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IRS proposes expanding tax return information it will disclose to HHS under health care acts

 

By Alistair M. Nevius
April 27, 2012

On Friday, the IRS issued proposed regulations relating to how it will release certain tax return information to the Department of Health and Human Services (HHS), as required by 2010’s health care legislation (REG-119632-11). The proposed regulations describe certain items the IRS will disclose in addition to those required by Sec. 6103(l)(21).

The Patient Protection and Affordable Care Act, P.L. 111-148, required the HHS to establish a program under which affordable insurance exchanges can determine whether individuals are eligible to enroll in qualified health plans under the exchange and eligible for other benefits under the health care acts. Sec. 6103(l)(21) permits the IRS to disclose to the HHS certain tax return information to help the exchanges determine taxpayer eligibility where income verification is required.

Sec. 6103(l)(21) identifies specific items of return information that will be disclosed and permits disclosure of other items prescribed in regulations. The statutory items include the taxpayer’s identity and filing status, the number of personal exemptions claimed, and the taxpayer’s modified adjusted gross income.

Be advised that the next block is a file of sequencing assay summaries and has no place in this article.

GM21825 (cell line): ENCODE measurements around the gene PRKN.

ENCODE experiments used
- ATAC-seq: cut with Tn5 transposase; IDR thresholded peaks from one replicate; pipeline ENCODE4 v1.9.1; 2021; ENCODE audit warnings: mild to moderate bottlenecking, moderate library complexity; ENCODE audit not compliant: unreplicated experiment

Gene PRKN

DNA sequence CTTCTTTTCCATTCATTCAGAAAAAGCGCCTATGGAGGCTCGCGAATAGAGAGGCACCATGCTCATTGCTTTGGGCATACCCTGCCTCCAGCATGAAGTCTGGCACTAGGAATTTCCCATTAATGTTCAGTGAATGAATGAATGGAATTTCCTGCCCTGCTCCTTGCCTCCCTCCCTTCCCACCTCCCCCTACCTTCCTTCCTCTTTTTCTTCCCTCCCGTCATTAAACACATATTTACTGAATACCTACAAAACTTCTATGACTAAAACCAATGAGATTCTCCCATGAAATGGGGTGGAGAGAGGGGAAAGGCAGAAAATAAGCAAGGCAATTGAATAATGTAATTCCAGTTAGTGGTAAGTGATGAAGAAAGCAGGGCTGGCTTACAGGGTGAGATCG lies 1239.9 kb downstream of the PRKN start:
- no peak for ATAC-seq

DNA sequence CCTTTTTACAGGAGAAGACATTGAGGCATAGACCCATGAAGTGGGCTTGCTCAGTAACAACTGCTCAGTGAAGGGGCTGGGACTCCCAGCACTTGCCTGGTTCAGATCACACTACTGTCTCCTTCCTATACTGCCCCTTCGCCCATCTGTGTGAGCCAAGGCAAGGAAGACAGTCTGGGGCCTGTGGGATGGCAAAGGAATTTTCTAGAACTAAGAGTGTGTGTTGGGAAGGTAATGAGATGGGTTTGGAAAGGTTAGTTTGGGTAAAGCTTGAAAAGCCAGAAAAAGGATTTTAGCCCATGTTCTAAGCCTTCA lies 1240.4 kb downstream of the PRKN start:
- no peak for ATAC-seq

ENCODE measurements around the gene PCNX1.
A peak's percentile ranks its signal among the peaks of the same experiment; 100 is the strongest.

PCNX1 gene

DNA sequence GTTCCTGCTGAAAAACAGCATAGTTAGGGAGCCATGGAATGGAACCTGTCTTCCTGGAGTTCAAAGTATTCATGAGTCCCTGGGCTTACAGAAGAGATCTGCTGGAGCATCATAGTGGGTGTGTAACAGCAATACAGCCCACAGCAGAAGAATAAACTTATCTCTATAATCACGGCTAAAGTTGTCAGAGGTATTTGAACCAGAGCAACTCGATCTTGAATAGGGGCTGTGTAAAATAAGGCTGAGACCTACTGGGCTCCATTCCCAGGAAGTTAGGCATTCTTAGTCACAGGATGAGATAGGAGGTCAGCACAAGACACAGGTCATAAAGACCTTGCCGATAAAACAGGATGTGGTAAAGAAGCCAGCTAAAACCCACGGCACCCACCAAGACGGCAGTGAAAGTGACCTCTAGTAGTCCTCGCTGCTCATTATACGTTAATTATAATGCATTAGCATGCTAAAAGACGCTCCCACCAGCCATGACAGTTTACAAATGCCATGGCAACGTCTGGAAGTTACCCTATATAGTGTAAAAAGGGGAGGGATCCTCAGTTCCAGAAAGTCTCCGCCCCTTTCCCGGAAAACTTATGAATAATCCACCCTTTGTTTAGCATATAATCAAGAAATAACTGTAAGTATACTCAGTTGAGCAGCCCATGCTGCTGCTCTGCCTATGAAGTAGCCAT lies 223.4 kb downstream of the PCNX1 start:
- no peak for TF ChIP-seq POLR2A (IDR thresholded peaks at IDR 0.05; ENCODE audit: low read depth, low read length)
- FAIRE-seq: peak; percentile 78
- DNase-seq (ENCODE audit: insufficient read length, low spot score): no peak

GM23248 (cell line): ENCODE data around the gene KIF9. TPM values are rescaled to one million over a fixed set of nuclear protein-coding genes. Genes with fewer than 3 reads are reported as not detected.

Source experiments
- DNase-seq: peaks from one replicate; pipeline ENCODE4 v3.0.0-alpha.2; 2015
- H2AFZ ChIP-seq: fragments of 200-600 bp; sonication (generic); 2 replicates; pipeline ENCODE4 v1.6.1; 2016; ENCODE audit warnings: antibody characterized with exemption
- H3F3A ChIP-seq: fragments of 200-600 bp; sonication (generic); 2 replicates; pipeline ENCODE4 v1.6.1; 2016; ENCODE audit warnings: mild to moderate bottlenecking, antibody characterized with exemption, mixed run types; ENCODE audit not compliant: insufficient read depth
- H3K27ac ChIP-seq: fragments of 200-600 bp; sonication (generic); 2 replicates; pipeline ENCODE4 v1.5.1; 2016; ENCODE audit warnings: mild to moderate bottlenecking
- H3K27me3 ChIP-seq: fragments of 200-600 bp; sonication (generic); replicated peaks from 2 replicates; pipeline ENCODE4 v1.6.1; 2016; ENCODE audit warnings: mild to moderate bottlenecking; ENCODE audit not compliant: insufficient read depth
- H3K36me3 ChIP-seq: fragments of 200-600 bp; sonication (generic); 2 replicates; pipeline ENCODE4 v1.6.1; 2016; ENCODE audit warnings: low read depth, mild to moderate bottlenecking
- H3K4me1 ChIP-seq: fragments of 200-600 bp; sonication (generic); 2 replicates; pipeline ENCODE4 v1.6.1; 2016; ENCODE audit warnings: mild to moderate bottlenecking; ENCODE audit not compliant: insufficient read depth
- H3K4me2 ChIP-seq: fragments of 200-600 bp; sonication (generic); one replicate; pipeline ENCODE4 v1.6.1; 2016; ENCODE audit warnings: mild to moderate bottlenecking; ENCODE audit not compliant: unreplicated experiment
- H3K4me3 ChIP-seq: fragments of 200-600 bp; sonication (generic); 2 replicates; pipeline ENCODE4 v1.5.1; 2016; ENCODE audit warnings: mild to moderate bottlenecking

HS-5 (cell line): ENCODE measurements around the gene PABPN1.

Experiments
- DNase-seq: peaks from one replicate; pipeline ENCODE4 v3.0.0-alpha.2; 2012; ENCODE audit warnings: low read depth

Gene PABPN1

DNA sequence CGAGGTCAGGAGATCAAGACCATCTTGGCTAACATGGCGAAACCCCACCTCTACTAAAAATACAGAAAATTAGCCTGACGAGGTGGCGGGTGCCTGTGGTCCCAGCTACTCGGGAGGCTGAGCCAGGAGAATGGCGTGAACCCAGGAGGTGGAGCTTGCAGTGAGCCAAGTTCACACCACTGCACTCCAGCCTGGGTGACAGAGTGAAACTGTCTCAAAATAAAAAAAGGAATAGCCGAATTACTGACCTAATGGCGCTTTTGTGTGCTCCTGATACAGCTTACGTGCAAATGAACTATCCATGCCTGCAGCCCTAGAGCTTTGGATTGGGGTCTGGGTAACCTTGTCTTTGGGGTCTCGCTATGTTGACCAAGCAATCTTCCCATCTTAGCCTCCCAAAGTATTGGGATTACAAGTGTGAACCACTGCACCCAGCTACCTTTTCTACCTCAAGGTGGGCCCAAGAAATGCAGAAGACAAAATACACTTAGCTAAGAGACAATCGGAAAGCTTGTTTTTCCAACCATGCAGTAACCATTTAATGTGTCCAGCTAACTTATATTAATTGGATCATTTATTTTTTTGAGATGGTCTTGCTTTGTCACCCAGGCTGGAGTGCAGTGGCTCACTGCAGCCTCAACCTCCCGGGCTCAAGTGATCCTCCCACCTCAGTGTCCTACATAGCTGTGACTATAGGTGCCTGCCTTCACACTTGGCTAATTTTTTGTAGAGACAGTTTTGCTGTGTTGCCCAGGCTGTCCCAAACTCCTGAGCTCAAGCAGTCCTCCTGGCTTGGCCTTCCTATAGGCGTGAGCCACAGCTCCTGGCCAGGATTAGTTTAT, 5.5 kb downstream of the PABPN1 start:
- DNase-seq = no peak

Under the proposed regulations, items the IRS will disclose include adjusted gross income, any amount excluded under Sec. 911, tax-exempt interest, the fact that the taxpayer did not have a filing requirement for the year, and the fact that the taxpayer did not file a return for the year reconciling advance payments of the Sec. 36B premium tax credit with the amount of the premium tax credit available for the year.

The proposed rules would be effective upon being published as final regulations.

Requests for comments on health care issues

On Thursday, the IRS issued three notices requesting comments on various requirements under the health care legislation. Notice 2012-31 requests comments on several possible approaches for determining whether health coverage under an eligible employer-sponsored plan provides “minimum value” for purposes of the premium tax credit under Sec. 36B.

In Notice 2012-32, the IRS asks for comments on the Sec. 6055 reporting requirements for health insurance issuers, government agencies, employers that sponsor self-insured plans, and other persons that provide minimum essential coverage to an individual.   

Notice 2012-33 requests comments on reporting under Sec. 6056 by applicable large employers that are subject to the requirements of Sec. 4980H. Sec. 4980H imposes a penalty on any large employer if at least one of its full-time employees is certified to receive a premium tax credit because the employer-sponsored coverage either does not provide minimum value or is unaffordable.

Alistair M. Nevius (anevius@aicpa.org) is the JofA’s editor-in-chief, tax.

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